My time as Treasurer imprinted those lessons on me. Whether it was the monthly trade figures, the quarterly national accounts or the annual Budget. Mining accounts for almost 10 per cent of our economy. It drives our exports. Resources exports were at $221 billion in 2017/18, 55 per cent of Australian exports by value. You need these numbers. Now, Des was saying it’s more than the statistics; that’s true, but the statistics are pretty flash. Mining employs 240,000 Australians or thereabout, and pays the highest wages in our economy. I was also, as you’d expect, a close observer of commodity prices as Treasurer especially iron ore and coal. It’s 82 free on board US today. Knowing what an important role that plays in sustaining revenues in our tax system, mining remains the life-blood of many communities as I’ve said, directly and indirectly supporting jobs and the volunteer roles that exist around our country.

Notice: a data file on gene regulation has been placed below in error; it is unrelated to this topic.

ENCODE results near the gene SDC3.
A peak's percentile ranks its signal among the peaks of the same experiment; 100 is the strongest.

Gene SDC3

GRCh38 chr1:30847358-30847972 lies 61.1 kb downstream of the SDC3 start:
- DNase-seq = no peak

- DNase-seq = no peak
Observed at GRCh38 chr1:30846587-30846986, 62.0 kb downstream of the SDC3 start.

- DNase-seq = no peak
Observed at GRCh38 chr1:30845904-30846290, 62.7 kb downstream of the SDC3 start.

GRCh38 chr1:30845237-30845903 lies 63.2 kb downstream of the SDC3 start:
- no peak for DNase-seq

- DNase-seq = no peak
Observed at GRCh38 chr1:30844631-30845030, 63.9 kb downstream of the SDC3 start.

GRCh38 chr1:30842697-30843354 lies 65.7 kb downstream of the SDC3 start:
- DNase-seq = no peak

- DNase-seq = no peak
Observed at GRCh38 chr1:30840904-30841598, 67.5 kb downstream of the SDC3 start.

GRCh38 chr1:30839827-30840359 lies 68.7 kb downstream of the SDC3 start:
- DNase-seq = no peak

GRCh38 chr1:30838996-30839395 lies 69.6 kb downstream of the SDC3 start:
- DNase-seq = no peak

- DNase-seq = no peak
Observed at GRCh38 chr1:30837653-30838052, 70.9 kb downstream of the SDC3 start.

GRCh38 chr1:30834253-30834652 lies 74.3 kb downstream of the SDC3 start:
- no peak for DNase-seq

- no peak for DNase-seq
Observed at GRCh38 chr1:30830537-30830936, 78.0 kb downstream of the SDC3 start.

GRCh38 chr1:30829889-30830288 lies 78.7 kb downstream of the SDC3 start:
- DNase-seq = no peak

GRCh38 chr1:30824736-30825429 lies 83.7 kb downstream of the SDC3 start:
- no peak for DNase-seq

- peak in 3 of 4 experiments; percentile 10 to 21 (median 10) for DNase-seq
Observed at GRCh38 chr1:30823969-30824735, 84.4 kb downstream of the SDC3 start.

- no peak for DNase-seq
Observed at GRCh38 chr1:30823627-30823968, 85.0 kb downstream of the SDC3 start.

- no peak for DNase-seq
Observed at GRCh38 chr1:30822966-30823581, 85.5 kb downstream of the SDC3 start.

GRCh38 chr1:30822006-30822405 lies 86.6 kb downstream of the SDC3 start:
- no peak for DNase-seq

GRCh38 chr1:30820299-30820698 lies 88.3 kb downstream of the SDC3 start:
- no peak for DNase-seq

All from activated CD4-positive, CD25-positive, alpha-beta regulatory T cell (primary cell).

So we want to see you succeed. I want you succeed, because stronger mining industry means a stronger Australia. A weaker mining industry means a weaker Australia.
That’s why under the Minister for Resources and Northern Australia Matt Canavan, is guiding us in our policy to play to our strengths, while opening up new frontiers for Australian mining. Tomorrow, Matt will release the Australian Resources Sector Plan. I won’t spoil it tonight Matt. There you go, thank you. I could if I wanted.
But in the spirit of our great Coalition, Michael. It plays to our strengths, it builds communities and I encourage you to come along in the morning and I want to congratulate you on the work that you’ve done on that Matt and engaging with the sector as you do, being a champion for the mining and resources sector.